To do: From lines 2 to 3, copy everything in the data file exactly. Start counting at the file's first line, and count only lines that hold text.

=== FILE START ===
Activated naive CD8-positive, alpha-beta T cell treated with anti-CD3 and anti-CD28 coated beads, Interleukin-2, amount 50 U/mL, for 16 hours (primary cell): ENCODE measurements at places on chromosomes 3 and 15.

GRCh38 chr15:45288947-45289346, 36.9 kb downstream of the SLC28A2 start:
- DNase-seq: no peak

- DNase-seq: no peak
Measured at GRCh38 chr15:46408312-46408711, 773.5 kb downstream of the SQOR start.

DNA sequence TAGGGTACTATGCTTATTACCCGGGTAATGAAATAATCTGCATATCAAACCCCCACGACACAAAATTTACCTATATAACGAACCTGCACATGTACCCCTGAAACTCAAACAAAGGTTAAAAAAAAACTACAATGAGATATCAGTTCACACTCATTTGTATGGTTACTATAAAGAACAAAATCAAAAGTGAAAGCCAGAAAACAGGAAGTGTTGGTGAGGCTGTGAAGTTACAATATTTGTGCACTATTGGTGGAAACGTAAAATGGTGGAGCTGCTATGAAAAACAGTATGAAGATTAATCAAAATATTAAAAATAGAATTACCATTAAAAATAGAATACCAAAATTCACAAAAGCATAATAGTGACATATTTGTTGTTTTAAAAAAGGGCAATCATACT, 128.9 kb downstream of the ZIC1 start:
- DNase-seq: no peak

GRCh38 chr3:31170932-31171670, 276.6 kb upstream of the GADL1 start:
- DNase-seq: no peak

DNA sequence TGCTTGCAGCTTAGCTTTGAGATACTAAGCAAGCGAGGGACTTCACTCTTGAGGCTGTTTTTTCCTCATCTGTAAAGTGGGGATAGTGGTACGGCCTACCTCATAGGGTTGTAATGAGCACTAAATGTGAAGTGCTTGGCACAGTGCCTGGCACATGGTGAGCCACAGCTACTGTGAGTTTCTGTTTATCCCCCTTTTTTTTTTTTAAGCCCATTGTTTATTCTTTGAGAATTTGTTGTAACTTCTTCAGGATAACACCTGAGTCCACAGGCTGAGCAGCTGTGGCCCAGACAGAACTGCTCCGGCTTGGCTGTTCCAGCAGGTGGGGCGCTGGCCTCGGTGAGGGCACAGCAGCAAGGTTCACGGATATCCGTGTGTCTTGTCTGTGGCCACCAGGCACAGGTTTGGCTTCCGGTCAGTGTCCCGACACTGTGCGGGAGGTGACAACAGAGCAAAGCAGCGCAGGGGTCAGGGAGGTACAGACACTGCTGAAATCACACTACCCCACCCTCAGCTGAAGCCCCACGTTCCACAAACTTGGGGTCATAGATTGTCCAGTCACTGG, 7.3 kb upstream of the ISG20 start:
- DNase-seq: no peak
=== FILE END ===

GRCh38 chr15:45288947-45289346, 36.9 kb downstream of the SLC28A2 start:
- DNase-seq: no peak